Appeals court rules on bus crash case
March 11, 2015
In February 2014, a New Jersey jury decided a motorist was more responsible in a July collision on the New Jersey Turnpike than the bus driver she struck. The court ordered a judgment in favor of the bus driver and NJ Transit. The motorist argued that the jury’s finding was inconsistent, and the judge overruled the jury verdict, ordering a new trial.
Subsequently, NJ Transit and the bus driver appealed the judge’s decision, saying the jury’s finding was not inconsistent and was supported by evidence presented at trial. The appellate court upheld the original jury finding, saying they found no basis to set aside the verdict after hearing the bus driver’s account of how the collision occurred because the motorist accelerated into the side of the bus as he tried to merge in front of her on the turnpike.
The appellate court heard the bus driver’s testimony of the car crash and determined that the evidence showed the motorist to be overwhelmingly more negligent in the collision than the bus driver.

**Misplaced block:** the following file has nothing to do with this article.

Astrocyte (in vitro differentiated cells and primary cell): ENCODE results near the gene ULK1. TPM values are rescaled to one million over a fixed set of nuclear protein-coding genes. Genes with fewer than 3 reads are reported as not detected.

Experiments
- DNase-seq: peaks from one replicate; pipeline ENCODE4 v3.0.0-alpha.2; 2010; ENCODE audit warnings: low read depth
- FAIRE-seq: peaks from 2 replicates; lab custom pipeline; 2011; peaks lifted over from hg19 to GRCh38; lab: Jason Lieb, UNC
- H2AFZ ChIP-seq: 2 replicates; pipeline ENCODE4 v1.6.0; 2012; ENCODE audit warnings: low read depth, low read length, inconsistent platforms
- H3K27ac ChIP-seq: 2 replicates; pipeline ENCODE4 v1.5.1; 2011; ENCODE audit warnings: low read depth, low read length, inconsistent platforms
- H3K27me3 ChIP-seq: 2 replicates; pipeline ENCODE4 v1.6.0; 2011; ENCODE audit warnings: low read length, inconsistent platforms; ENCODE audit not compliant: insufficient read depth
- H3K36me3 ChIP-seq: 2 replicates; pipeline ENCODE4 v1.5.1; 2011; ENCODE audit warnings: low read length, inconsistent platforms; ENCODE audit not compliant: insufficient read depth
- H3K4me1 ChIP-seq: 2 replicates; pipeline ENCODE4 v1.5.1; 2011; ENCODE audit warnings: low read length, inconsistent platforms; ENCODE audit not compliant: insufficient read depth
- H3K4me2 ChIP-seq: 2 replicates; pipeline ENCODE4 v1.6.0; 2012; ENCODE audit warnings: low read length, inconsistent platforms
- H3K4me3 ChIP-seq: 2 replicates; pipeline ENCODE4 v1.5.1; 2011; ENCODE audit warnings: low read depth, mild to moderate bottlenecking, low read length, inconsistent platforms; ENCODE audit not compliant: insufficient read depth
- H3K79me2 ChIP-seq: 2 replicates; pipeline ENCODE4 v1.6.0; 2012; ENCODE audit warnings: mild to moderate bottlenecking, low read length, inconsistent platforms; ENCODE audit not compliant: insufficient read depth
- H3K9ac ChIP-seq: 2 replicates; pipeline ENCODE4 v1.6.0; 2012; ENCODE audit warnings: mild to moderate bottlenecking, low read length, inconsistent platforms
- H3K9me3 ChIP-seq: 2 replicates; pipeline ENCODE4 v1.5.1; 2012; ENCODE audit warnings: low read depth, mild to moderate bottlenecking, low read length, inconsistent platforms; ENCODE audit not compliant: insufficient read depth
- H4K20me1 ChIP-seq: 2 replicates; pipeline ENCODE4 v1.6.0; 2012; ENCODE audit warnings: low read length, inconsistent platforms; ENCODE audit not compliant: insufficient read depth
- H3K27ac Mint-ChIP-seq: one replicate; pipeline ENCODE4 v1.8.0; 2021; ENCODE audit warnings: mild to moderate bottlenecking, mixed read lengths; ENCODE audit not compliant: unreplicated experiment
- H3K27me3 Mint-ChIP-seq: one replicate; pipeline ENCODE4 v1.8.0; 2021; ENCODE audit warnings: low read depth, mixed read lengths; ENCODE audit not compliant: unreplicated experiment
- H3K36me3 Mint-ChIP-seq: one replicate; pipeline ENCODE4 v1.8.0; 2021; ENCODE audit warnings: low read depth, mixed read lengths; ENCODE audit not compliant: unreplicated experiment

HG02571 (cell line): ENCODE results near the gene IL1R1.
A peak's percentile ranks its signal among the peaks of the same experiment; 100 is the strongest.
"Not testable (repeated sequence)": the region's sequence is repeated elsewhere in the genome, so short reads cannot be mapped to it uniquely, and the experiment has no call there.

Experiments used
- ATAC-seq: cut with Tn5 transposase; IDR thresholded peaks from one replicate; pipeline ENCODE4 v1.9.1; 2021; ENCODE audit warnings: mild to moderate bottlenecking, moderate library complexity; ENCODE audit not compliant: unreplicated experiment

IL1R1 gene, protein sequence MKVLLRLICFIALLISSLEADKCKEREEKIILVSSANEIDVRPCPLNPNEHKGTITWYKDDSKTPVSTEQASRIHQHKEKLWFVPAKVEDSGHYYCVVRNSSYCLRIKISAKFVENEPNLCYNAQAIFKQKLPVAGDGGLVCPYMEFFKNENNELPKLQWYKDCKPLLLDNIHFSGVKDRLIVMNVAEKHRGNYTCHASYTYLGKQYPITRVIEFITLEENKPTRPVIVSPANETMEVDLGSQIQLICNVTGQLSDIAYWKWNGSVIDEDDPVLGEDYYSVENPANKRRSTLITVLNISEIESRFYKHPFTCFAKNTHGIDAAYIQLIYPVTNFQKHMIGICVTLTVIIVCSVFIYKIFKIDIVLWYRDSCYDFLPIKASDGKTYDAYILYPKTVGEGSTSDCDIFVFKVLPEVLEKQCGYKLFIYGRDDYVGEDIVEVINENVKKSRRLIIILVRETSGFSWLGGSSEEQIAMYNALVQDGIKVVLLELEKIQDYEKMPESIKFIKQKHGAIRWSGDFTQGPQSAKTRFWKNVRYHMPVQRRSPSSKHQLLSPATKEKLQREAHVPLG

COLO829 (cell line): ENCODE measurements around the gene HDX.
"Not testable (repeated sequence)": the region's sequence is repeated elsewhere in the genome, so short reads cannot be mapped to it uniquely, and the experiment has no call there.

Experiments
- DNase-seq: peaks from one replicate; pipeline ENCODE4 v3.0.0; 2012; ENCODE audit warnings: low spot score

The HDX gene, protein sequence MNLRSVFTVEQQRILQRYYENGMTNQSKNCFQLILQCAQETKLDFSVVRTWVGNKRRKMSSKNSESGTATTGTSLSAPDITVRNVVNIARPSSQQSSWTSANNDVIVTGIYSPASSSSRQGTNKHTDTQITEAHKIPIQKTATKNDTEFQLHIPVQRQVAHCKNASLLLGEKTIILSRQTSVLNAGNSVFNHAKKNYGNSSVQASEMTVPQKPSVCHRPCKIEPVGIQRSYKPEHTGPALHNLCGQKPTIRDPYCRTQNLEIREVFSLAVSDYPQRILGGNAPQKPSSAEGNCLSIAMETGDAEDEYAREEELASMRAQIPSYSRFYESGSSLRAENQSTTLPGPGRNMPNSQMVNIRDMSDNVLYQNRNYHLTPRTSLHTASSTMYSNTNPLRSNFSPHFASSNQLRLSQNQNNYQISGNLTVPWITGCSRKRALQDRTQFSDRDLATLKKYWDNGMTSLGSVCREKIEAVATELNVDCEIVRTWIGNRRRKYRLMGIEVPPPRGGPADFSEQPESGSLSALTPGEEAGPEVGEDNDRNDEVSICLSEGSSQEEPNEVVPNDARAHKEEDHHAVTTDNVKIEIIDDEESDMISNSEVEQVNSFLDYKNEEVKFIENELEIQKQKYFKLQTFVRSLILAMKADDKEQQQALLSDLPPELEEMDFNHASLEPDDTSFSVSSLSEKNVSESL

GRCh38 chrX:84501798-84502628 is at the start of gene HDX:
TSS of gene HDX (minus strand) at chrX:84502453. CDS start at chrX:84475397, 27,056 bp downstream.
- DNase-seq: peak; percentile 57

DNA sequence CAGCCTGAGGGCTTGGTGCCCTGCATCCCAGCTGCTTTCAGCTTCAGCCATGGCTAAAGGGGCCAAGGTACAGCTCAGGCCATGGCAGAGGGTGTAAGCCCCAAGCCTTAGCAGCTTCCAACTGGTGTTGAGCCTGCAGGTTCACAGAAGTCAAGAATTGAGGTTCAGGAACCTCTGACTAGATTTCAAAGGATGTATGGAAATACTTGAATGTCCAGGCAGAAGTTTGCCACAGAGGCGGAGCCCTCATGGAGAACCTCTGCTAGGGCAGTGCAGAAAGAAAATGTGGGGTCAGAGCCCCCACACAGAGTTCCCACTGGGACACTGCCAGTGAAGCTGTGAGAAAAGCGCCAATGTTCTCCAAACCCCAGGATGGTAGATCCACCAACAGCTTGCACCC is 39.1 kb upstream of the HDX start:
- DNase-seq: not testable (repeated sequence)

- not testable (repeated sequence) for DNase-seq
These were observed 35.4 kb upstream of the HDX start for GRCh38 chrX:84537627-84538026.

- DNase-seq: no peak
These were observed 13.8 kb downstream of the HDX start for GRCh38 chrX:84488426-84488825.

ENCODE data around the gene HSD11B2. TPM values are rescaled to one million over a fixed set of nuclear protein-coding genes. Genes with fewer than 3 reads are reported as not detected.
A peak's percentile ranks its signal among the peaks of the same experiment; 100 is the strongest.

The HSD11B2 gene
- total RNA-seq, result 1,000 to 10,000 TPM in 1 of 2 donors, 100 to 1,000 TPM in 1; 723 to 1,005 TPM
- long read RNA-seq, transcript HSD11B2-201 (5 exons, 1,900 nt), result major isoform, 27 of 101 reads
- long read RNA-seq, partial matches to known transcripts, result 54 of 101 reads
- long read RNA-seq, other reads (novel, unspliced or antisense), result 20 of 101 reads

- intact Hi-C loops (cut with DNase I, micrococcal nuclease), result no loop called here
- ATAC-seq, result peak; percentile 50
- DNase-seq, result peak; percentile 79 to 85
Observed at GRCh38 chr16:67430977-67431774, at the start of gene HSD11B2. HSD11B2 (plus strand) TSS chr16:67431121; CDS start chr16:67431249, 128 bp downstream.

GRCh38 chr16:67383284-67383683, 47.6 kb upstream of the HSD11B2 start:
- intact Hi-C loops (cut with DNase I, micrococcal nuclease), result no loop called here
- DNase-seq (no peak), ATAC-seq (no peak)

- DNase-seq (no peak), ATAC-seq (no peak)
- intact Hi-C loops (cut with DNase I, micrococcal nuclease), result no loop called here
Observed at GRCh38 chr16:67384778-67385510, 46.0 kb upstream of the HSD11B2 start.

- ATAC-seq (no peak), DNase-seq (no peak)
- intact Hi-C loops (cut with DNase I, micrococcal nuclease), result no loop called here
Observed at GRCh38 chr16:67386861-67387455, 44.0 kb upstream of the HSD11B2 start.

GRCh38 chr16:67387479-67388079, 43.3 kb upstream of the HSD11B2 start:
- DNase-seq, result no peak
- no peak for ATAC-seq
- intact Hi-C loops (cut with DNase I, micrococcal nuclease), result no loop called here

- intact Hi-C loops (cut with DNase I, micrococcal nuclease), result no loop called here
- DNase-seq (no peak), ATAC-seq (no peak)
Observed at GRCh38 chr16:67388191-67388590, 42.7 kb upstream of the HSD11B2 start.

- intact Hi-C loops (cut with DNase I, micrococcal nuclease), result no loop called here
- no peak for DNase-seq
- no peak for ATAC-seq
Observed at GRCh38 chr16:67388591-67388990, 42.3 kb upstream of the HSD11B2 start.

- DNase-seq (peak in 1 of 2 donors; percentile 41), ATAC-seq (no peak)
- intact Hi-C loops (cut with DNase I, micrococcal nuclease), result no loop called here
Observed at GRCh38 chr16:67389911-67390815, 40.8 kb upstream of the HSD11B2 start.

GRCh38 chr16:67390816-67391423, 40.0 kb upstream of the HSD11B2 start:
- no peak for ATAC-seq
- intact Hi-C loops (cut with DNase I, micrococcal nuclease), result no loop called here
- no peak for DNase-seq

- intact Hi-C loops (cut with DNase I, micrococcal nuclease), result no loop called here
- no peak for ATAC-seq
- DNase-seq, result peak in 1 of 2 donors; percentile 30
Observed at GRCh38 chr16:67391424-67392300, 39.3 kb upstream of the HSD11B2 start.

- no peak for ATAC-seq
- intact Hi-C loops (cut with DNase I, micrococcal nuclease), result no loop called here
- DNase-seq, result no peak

The amount and quality of evidence presented in court cases, including testimony, may determine the outcome. When both parties have some culpability, they could both be found liable, or as in this case, the evidence could sway the decision against the more negligent party to the incident. A personal injury lawyer may evaluate the amount of negligence and the weight of the evidence in auto accident cases, look for more substantial evidence and help drivers with their testimony about what happened to try to get more favorable outcomes.
Source: NJ.com, Motorist more responsible than NJ Transit bus driver in Turnpike crash, court rules, Bill Wichert, March 4, 2015